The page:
He is 38 years old, was born in Istanbul but lives in Los Angeles, where he directs a studio made up of architects, musicians, computer scientists and scientists, and is one of the most prominent creators of digital art today. Refik Anadol is a pioneer in the use of artificial intelligence to create living works that feed on data and whose aim, he confesses, is to build “a collective memory of humanity”. He is the author of Living architecture: Casa Batlló, a map inspired by Gaudí’s facade that gathered 47,000 people in April last year and that will be projected again this Friday from 9.30pm.

He is the first artist to work with AI. What has he learned as a person from the machine?

In 2016 I was invited to do a residency, and as an artist, I was allowed to work with any algorithm, with incredible computation. I felt like a kid playing Playground with all the tools at my fingertips. But my goal with artificial intelligence is to find the language of humanity. From the first day I felt like an artist, my hope has been to find a common language for anyone of any age and any culture. Little did I know then that AI would be the perfect tool to achieve this.

Shouldn’t we listen, therefore, to those who warn of its dangers?

No, no, it’s very powerful and can be very dangerous, but also very useful. It is a perfect mirror of the world. But I have to be very tactful when I work there, with my intentions, my desires, my imagination. What I find inspiring is this concept of art for everyone. If you think about a normal artist working with a brush, their tool doesn’t change, only their ideas. With artificial intelligence, ideas change and the tool changes every morning. And this gives incredible energy and motivation, because it is an art that is relevant at the same time in the past, in the present and in the future. What I always look for is to find the elements that connect us and remind us of who we are. The collective memory of humanity.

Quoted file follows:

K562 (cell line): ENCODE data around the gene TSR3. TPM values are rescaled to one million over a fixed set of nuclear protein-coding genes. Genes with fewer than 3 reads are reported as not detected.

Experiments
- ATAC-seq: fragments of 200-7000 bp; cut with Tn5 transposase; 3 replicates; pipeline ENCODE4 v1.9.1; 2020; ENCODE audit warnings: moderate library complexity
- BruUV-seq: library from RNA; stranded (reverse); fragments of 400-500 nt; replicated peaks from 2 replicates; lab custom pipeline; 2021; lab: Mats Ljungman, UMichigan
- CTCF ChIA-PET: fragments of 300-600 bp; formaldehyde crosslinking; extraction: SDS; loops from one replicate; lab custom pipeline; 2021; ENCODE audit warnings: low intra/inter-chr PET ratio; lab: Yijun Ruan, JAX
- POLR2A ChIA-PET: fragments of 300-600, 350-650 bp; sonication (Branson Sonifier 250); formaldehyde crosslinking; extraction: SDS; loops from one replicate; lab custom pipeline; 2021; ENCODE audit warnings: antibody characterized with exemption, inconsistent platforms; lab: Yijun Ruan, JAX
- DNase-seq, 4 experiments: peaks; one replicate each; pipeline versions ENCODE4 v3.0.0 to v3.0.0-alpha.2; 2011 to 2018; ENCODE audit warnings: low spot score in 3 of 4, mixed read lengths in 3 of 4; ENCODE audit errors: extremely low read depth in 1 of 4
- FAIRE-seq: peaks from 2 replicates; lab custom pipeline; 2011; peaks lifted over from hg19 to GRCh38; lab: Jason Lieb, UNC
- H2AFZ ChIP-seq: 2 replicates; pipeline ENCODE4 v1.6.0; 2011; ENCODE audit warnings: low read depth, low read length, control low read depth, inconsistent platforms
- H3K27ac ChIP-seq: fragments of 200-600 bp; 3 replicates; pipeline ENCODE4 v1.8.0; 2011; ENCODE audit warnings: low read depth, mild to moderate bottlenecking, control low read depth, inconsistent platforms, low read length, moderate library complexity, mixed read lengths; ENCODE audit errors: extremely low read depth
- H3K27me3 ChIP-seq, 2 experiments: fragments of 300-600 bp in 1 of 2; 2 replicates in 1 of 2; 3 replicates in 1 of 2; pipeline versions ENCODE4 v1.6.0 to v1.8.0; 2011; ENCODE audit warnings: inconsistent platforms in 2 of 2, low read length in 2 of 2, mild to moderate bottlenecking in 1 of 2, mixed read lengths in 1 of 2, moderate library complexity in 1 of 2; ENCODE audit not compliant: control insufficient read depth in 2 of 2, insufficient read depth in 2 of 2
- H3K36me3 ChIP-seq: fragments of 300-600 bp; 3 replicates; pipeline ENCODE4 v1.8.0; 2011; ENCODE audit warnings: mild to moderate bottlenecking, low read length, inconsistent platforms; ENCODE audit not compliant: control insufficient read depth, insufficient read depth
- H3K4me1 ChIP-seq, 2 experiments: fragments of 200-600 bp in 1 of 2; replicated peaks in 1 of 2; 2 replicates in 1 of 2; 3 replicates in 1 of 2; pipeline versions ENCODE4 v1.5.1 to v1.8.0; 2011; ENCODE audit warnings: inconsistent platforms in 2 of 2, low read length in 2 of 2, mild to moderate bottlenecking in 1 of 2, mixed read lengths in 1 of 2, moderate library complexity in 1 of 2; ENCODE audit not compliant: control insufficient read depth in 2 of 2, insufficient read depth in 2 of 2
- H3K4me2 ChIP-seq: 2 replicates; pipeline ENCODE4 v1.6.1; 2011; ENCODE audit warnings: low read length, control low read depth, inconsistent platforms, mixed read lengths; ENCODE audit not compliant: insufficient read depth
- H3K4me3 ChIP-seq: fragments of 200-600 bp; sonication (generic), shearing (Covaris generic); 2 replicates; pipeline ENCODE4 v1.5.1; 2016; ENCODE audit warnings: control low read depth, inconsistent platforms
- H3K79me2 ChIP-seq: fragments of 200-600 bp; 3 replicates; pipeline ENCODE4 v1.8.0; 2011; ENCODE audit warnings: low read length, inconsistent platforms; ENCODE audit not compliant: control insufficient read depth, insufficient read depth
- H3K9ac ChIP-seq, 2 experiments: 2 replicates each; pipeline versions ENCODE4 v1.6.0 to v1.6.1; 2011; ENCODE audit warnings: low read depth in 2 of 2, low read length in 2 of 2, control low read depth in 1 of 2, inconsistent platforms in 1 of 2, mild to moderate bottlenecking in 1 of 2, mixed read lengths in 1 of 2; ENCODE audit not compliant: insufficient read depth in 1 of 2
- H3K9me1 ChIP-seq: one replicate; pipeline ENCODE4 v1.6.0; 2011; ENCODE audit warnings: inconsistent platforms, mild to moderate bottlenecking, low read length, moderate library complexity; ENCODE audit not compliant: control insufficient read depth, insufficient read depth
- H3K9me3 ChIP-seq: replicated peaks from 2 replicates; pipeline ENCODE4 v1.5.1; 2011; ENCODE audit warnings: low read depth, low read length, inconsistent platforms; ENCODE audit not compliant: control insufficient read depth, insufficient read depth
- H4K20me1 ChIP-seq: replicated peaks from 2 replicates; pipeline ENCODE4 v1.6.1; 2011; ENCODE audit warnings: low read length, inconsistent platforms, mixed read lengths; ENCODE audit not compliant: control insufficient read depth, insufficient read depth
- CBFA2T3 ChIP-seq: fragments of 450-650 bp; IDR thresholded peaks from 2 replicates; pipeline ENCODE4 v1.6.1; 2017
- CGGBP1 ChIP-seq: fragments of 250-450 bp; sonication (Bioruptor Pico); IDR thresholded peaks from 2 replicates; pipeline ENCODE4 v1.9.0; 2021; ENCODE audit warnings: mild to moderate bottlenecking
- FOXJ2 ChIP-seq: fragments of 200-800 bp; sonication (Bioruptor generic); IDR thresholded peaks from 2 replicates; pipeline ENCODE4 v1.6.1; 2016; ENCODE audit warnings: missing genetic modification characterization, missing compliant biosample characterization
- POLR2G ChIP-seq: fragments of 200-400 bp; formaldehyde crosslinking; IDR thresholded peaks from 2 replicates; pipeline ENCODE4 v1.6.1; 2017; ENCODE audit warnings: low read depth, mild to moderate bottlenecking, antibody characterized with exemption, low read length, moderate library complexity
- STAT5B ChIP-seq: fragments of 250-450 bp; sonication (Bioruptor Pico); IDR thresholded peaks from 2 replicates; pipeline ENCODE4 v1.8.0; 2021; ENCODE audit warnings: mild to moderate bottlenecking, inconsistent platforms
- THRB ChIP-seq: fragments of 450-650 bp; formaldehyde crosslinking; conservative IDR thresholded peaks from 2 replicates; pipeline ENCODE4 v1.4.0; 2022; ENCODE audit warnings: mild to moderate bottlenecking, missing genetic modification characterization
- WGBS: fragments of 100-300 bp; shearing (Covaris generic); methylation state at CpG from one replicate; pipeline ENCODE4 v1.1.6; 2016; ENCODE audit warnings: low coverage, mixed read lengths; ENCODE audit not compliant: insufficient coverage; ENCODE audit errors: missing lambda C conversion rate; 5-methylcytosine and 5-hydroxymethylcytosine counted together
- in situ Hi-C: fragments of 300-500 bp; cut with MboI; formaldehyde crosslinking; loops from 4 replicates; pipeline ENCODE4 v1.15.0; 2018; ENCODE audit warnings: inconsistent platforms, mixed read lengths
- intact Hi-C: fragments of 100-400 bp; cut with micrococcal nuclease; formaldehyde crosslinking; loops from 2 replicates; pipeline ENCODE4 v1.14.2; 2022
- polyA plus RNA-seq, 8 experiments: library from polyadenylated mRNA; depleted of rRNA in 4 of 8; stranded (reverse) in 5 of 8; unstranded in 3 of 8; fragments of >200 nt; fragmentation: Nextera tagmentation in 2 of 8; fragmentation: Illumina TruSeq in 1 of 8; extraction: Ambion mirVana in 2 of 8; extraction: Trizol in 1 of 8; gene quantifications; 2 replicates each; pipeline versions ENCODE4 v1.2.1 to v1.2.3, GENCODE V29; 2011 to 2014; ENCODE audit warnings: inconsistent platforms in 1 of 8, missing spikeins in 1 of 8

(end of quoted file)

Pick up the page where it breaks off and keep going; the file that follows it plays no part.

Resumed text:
And that’s why he creates immense pictorial frescoes, sculptures or immersive installations from data collected, either from brain scans of memories or dreams, from the collection of works of a museum like the Moma or also from the archives of NASA, such as Machine memoirs: Space, the piece that is now on display at the Design Hub as part of the exhibition, Digital impact.

Yes, indeed, my goal is the global memories of humanity. I try to draw attention to these memories, not for someone to consume them privately, but to share them and make them public.

However, the internet has become a kind of wild west of data. They track what we eat, what we say, the places we frequent…

We leave our memories behind us, what we read, what we watch, what we like… And then our memories become artificial intelligence that comes back to us. Did we ever consent to this being so? I’m not sure, but that’s how it works. And my approach as an artist is that we have the possibility to train our own AI models, which is not easy or comfortable but it is possible. I was recently in Iceland in minus 40 degrees and walked 80 kilometers with a very heavy backpack for ten days. I recorded images, sound and even the aroma of the glaciers, and with all this I trained a model of my own. The possibility exists for artists who are not comfortable with what is out there.

Is digital art a humanist art?

Yes, in my practice I try to always find the human in the non-human. And this is where empathy and emotion come from. Algorithms, hardware, software… all this is cold, it has no soul, it has no emotions, but it is a 50% collaboration and in this man-machine co-creation there is beauty, inspiration and hope

A year ago his NFT Living architecture: Casa Batlló, inspired by the facade of Gaudí’s building, was auctioned for 1.38 million dollars. Would it reach that number today? Has the bubble burst?

I think it would be worth much more now. Certainly not all NFTs have value, but some works increase in value over time and this is one of them. Screenings like the one experienced in Barcelona allow us to be together again, something very important in a world that pours us into the individuality of screens or virtual reality glasses. Museums and galleries are important, but I started in the streets and what continues to move me is the idea of ​​an art open to everyone.